Cliff House (Manitou Springs, Colorado)

From Wikipedia, the free encyclopedia
Jump to: navigation, search
Cliff House
Cliff House, Manitou Springs, CO.jpg
Cliff House (Manitou Springs, Colorado) is located in Colorado
Cliff House (Manitou Springs, Colorado)
Location 306 Canon Avenue, Manitou Springs, Colorado
Coordinates 38°51′34.77″N 104°55′2.56″W / 38.8596583°N 104.9173778°W / 38.8596583; -104.9173778Coordinates: 38°51′34.77″N 104°55′2.56″W / 38.8596583°N 104.9173778°W / 38.8596583; -104.9173778
NRHP Reference # 80000897
Added to NRHP 1980[1]

Cliff House in Manitou Springs, Colorado is a Queen Anne style hotel in the Manitou Springs Historic District. It is a National Register of Historic Places listing.[2] The Cliff House at Pikes Peak is a member of Historic Hotels of America, the official program of the National Trust for Historic Preservation.[3]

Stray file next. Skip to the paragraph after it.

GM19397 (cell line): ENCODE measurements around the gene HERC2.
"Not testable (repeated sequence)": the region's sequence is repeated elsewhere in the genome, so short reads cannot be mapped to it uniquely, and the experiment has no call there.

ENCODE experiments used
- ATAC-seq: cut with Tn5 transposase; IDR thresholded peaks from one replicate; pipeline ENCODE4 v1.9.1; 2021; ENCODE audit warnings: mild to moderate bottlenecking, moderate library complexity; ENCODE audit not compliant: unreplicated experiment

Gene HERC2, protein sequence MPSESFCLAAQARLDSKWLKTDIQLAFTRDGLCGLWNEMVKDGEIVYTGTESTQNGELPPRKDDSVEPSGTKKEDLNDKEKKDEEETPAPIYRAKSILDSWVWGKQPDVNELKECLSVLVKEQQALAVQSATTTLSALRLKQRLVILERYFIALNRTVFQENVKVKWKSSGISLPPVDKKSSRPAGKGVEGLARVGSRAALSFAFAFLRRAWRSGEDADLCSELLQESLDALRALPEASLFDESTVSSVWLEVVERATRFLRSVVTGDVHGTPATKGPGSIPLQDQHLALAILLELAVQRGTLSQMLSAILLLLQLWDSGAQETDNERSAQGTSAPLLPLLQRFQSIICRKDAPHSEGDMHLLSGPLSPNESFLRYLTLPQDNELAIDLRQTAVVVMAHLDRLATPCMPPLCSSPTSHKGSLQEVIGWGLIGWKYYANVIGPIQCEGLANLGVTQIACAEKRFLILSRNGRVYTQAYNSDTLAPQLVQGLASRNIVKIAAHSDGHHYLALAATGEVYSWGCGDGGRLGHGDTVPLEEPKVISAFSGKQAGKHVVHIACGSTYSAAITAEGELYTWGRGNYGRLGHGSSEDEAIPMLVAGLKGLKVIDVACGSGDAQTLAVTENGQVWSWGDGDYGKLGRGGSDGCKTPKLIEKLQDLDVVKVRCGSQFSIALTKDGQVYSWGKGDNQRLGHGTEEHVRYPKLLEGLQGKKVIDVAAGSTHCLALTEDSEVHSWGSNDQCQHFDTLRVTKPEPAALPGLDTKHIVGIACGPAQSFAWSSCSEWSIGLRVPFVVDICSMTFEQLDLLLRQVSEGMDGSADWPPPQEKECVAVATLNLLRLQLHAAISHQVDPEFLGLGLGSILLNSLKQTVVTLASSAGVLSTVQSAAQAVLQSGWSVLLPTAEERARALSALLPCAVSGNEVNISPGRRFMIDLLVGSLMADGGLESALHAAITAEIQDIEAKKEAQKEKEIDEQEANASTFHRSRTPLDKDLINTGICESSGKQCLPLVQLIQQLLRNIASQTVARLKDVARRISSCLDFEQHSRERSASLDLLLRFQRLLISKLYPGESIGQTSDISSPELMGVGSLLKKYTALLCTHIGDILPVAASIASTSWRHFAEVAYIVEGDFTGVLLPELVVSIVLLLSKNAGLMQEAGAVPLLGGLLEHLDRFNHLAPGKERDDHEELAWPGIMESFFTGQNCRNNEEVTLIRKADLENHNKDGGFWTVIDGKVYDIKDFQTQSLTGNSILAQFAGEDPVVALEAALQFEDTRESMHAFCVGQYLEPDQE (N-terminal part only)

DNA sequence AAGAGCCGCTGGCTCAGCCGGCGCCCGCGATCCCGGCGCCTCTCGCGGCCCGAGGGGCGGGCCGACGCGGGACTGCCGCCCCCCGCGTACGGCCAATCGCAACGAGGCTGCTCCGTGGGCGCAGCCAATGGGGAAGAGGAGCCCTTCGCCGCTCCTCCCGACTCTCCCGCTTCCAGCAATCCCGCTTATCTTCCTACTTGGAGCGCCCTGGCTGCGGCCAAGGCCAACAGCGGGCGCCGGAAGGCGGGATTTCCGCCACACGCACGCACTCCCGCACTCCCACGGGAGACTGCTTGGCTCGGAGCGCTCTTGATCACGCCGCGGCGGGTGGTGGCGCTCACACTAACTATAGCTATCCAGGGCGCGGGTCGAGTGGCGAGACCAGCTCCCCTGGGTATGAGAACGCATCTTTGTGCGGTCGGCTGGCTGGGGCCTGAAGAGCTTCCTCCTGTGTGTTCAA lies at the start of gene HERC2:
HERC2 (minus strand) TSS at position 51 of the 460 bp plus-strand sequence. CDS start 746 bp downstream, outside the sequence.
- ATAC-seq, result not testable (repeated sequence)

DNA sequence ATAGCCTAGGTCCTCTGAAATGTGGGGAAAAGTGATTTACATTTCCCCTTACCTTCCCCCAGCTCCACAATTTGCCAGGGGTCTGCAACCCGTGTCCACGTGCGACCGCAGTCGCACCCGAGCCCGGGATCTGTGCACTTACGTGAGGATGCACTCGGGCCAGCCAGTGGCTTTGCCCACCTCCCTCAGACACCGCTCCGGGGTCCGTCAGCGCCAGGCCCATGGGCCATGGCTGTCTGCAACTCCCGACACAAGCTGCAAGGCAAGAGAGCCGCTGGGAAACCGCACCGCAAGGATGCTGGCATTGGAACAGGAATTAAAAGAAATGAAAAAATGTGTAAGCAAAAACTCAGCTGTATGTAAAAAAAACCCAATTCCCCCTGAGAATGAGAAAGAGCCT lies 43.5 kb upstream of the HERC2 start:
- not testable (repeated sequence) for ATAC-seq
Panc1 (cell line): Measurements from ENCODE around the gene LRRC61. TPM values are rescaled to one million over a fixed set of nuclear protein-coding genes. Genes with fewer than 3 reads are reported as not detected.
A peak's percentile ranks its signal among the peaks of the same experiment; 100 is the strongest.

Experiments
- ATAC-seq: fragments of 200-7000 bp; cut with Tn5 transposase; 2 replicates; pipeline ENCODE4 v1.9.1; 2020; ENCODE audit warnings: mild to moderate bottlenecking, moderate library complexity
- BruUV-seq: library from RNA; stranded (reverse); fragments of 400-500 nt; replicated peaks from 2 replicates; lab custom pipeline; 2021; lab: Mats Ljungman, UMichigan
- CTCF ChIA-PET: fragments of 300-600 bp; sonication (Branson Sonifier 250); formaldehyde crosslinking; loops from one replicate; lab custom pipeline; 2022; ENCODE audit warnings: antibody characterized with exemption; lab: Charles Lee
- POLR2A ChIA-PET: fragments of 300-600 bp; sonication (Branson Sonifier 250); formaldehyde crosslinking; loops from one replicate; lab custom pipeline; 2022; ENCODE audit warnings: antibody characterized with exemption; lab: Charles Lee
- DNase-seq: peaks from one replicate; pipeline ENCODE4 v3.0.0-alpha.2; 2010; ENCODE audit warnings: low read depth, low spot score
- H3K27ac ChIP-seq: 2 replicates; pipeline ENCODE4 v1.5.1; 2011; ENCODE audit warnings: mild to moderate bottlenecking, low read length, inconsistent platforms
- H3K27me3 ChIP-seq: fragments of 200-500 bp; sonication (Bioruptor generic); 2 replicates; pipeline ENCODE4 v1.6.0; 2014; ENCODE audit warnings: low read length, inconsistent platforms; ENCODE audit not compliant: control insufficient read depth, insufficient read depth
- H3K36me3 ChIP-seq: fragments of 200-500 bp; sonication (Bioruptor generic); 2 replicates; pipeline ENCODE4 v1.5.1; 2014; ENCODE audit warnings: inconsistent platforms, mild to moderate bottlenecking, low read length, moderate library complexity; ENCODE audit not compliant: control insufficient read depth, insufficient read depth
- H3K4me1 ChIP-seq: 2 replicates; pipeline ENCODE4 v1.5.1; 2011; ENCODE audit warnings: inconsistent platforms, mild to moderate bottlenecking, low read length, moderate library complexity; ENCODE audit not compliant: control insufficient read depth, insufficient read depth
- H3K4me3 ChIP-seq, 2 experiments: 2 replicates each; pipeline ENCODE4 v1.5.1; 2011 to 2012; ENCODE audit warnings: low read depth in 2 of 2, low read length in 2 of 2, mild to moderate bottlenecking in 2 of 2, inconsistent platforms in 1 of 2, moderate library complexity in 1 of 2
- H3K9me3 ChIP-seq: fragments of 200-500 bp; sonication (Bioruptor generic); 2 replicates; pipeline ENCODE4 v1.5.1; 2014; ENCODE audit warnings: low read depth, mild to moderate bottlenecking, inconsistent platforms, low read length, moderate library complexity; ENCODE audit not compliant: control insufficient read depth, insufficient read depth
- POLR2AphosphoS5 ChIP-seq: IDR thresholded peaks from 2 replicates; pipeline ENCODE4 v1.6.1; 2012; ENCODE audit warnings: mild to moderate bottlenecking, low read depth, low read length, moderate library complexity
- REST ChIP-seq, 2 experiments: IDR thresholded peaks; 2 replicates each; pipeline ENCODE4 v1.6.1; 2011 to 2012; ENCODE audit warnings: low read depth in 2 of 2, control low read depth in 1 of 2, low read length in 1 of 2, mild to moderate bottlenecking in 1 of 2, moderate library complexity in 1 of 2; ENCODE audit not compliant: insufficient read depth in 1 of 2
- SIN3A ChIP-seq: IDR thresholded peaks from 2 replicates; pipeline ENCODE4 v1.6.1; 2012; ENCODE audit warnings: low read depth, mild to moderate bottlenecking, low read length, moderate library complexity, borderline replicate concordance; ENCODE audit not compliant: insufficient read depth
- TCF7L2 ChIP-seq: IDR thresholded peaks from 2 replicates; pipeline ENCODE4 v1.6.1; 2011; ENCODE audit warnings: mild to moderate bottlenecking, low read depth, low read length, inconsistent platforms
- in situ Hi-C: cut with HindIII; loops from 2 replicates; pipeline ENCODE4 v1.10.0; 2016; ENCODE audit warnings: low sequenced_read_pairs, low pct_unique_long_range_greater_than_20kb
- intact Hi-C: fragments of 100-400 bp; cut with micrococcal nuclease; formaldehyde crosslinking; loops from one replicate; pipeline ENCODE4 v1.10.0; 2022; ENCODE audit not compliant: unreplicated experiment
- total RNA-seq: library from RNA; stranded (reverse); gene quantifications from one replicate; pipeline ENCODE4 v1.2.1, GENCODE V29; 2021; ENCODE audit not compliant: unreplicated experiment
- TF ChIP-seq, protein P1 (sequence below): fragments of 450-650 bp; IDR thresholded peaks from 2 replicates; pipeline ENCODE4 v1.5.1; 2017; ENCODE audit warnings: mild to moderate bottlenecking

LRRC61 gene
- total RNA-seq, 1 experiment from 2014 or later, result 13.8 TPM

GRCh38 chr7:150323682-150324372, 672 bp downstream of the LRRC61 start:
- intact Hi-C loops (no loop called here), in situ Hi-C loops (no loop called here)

History[edit]

Mr. Webster and Mr. Shurtleff, entrepreneurs from Canada, provided the investment to build Cliff House, the second large hotel in Manitou Springs in 1874. It is located near the Soda and Navajo Springs. Before its addition, sometime after 1874, the hotel could serve up to 100 people.[4][nb 1]

The hotel, once a stagecoach stop, was visited by Clark Gable and Theodore Roosevelt.[6]

Gallery[edit]

Notes[edit]

  1. ^ The first was Manitou House, which was built in 1872 on the present grounds of Memorial Park, near the present Seven Minute Springs.[5]

References[edit]

  1. ^ "National Register Information System". National Register of Historic Places. National Park Service. 2007-01-23. 
  2. ^ National Register of Historic Places in El Paso County, Colorado. American Dreams. Retrieved May 3, 2013.
  3. ^ The Cliff House at Pikes Peak, a Historic Hotels of America member. Historic Hotels of America. Retrieved January 28, 2014. 
  4. ^ Deborah Harrison (November 1, 2003). Manitou Springs. Arcadia Publishing. p. 17. ISBN 978-0-7385-2856-4. Retrieved May 4, 2013. 
  5. ^ Deborah Harrison (November 1, 2003). Manitou Springs. Arcadia Publishing. p. 13. ISBN 978-0-7385-2856-4. Retrieved May 4, 2013. 
  6. ^ Best of Colorado. Big Earth Publishing. 1 September 2002. p. 85. ISBN 978-1-56579-429-0. Retrieved 4 May 2013. 

External links[edit]